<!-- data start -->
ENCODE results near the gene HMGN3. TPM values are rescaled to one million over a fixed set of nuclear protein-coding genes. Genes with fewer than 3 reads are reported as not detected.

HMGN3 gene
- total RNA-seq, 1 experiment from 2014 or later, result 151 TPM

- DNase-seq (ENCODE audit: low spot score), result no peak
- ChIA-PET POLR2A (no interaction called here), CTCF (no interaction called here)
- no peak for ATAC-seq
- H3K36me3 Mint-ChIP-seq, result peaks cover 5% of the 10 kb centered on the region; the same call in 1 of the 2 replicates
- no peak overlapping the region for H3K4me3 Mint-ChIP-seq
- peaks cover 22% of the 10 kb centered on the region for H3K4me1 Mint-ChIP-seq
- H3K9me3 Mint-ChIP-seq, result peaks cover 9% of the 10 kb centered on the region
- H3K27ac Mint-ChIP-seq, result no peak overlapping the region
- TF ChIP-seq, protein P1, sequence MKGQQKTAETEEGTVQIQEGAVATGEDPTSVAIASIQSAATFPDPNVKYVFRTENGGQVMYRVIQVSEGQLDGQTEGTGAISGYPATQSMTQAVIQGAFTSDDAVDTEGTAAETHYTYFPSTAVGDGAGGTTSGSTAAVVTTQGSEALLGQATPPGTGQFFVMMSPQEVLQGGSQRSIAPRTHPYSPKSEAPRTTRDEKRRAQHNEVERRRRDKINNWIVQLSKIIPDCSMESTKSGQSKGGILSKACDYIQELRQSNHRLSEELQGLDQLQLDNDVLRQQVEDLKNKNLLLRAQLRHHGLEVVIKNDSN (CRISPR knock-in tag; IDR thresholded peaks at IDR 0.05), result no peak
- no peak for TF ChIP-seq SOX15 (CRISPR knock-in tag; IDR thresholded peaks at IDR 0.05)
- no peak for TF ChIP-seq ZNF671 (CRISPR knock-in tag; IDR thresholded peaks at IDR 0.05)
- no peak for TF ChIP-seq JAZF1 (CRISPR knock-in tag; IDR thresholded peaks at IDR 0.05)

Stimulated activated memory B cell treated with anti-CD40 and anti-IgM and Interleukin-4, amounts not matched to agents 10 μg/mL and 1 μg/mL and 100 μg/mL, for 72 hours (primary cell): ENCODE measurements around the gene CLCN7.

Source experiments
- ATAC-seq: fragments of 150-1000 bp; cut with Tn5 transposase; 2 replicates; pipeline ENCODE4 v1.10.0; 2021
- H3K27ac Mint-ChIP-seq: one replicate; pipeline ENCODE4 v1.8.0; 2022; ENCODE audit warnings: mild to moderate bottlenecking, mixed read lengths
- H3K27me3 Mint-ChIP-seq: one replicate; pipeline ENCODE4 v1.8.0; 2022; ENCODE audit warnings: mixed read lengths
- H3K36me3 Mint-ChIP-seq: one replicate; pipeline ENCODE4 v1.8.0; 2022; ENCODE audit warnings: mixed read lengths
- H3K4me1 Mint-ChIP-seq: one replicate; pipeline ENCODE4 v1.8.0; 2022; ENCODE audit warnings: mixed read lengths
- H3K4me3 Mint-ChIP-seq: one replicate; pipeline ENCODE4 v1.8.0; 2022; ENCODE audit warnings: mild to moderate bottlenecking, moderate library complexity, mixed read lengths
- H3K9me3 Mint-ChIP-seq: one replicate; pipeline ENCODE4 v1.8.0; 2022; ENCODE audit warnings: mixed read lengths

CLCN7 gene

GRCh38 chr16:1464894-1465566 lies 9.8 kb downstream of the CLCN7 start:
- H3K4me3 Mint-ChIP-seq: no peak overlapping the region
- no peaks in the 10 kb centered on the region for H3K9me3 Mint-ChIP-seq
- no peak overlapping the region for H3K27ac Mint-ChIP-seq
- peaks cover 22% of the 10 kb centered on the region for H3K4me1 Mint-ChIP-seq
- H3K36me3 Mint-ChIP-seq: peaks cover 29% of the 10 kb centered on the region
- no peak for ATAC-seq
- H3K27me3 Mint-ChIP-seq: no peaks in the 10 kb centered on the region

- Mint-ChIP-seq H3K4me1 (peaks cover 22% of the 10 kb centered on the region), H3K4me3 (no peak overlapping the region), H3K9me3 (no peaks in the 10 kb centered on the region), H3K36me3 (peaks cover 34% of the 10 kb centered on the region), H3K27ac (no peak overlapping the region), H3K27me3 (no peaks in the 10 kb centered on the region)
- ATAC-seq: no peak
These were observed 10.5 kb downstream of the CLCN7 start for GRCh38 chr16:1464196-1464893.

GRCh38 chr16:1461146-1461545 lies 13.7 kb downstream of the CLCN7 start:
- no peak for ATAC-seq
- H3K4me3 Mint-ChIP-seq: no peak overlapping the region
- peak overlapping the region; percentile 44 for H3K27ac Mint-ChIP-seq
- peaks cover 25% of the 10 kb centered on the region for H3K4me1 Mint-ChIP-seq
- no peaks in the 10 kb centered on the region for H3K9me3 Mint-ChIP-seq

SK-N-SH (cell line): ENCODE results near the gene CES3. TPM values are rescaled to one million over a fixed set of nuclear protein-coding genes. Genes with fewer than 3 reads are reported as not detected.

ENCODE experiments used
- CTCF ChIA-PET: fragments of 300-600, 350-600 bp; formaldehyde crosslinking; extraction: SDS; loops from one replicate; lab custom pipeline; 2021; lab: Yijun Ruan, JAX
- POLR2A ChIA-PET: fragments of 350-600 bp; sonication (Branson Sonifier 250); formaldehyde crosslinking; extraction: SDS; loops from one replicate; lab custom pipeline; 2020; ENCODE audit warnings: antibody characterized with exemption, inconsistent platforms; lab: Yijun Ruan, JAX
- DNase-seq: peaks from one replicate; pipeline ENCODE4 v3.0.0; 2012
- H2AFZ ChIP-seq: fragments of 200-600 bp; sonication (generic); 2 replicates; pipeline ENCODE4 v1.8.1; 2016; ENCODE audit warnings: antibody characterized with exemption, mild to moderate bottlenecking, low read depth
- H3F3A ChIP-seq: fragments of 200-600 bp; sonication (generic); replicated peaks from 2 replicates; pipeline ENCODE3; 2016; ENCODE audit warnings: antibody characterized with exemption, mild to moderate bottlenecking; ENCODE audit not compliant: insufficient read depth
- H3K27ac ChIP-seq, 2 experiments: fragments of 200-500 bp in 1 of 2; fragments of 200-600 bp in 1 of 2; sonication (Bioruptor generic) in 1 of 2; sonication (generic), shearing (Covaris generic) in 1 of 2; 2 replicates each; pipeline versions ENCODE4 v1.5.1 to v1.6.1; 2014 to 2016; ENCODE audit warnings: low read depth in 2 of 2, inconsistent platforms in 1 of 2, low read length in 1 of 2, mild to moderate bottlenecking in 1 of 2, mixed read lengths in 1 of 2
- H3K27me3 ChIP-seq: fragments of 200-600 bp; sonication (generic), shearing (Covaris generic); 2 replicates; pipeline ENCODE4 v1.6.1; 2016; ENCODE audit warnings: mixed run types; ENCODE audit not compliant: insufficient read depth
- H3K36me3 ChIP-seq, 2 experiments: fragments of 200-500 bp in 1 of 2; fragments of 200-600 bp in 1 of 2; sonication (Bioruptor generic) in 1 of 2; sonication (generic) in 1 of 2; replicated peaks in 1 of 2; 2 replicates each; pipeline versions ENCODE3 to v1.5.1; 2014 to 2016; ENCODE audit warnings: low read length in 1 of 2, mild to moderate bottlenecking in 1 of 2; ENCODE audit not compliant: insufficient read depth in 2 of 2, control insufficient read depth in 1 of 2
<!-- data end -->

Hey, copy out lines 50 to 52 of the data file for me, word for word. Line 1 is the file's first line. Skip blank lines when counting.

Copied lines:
- H3K27ac ChIP-seq, 2 experiments: fragments of 200-500 bp in 1 of 2; fragments of 200-600 bp in 1 of 2; sonication (Bioruptor generic) in 1 of 2; sonication (generic), shearing (Covaris generic) in 1 of 2; 2 replicates each; pipeline versions ENCODE4 v1.5.1 to v1.6.1; 2014 to 2016; ENCODE audit warnings: low read depth in 2 of 2, inconsistent platforms in 1 of 2, low read length in 1 of 2, mild to moderate bottlenecking in 1 of 2, mixed read lengths in 1 of 2
- H3K27me3 ChIP-seq: fragments of 200-600 bp; sonication (generic), shearing (Covaris generic); 2 replicates; pipeline ENCODE4 v1.6.1; 2016; ENCODE audit warnings: mixed run types; ENCODE audit not compliant: insufficient read depth
- H3K36me3 ChIP-seq, 2 experiments: fragments of 200-500 bp in 1 of 2; fragments of 200-600 bp in 1 of 2; sonication (Bioruptor generic) in 1 of 2; sonication (generic) in 1 of 2; replicated peaks in 1 of 2; 2 replicates each; pipeline versions ENCODE3 to v1.5.1; 2014 to 2016; ENCODE audit warnings: low read length in 1 of 2, mild to moderate bottlenecking in 1 of 2; ENCODE audit not compliant: insufficient read depth in 2 of 2, control insufficient read depth in 1 of 2